Crystal shrugged her pack off. “I think this was made directly by whoever holds our nanoverse, countless billions of years ago. See, whoever is in charge of our universe made a bunch of other planes. Heaven, hell, Olympus, Sheol…all of that, yeah? Well, maybe he or she or whatever tried that before. Places like Tartarus, the places we can only go to the edge of, are leftover bits of the Universe before the last Big Crunch. It would also explain why anything we do out here, any twists to reality that don’t change a living being, stick until someone else undoes them. There’s no default state of reality, because we’re not quite in reality.”
“Like places on the map in video games that were not fully removed during development, but aren’t part of the game,” Isabel said, looking at Ryan who nodded in agreement. Athena looked lost and Crystal was giving her a blank smile, so she continued, “you can technically get there sometimes if you find the right glitch, but they’re buggy and messy since no one finished them.”
“Exactly,” Crystal said. Ryan couldn’t tell if she had understood the entire time, or was just rolling with it.
Athena looked at the sky, which was actually a giant cavernous roof, giving the whole thing the appearance of being underground – and yet was still as well-lit as day, with no visible light source “That…makes a great deal of sense, actually.”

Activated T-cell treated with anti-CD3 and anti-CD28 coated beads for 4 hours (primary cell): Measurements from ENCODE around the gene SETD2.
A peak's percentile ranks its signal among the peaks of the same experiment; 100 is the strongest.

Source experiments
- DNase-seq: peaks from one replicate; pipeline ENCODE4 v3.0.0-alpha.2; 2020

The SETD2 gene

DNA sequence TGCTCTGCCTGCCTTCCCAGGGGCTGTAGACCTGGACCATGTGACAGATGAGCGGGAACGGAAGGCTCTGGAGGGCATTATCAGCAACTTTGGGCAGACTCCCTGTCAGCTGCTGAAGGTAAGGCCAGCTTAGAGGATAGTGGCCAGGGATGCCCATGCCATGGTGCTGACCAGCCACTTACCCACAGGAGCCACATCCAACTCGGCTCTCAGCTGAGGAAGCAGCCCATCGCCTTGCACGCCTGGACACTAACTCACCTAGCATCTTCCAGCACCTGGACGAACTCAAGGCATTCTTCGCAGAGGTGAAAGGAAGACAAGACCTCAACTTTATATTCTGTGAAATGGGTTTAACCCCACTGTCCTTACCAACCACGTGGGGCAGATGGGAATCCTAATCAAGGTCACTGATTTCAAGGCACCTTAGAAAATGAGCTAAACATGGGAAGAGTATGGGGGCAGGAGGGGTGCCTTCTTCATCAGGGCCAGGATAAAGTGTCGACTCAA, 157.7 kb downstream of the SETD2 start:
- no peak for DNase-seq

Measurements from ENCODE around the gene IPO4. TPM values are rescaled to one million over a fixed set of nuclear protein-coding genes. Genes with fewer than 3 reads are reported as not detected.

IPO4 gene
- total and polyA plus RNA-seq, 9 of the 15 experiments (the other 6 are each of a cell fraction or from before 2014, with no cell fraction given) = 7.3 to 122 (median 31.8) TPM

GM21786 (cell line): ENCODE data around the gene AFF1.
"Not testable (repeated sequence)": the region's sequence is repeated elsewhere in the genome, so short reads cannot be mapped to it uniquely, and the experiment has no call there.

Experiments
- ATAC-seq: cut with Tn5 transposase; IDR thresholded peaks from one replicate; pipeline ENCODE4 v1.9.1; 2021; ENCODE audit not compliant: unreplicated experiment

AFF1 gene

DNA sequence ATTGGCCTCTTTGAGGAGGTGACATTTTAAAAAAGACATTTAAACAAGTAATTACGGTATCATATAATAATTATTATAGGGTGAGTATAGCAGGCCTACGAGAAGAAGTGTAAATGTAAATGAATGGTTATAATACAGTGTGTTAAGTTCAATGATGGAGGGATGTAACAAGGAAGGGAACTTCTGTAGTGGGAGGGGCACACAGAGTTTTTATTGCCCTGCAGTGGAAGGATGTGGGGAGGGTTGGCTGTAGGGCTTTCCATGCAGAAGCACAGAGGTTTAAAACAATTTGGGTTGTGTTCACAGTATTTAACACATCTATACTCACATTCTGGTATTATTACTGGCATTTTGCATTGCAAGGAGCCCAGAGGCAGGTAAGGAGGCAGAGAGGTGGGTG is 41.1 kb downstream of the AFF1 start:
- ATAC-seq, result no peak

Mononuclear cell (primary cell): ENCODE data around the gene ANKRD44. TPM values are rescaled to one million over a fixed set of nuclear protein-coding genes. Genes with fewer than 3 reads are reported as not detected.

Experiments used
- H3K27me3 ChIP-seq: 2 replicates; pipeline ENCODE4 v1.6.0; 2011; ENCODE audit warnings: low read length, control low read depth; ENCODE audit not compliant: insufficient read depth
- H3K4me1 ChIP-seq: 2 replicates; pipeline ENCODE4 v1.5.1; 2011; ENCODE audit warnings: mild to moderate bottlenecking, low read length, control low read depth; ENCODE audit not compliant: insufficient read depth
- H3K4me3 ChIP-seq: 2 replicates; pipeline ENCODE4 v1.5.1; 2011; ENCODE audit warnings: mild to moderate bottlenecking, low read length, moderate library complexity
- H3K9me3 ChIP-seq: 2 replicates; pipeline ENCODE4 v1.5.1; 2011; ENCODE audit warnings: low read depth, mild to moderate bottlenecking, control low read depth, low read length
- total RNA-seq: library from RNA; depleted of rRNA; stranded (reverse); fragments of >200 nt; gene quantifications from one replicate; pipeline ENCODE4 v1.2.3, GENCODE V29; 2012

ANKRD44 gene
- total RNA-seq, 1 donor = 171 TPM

“Do we need to worry about falling through the map, then?” Ryan asked, attempting a joke. Crystal smiled, Athena looked confused, and Isabel rolled her eyes. “Nevermind, over your heads,” he muttered.
Isabel turned to Crystal, “So…why did this place last after the Big Crunch?”
Crystal didn’t look directly at her, instead studying the inscription on the gate again. Ryan noticed now that the letters weren’t in English, but for whatever reason, all of them – even Isabel – could read it. “I think because they didn’t want it to go away. I also don’t think they wanted it to be found.”
Ryan felt the hairs on the back of his neck stand up. “Well…then should have locked it better, then.”
Crystal gave him a faint smile. “Fair enough, love. Give us a hand with these other boxes, yeah?”
It took a half hour to set things up, even with all four of them. When they were done, Ryan stepped back to admire their handiwork.
They had set up a desk, one with three sides, on top of a board so it wouldn’t sink into the sand. On the desk was a bank of five monitors, a keyboard, and the most powerful computer tower they’d been able to acquire on short notice. Apparently Crystal and Athena had accumulated a lot of wealth over their lives, so it was top of the line. You’d be amazed what flashing a roll of hundreds in someone’s face could accomplish.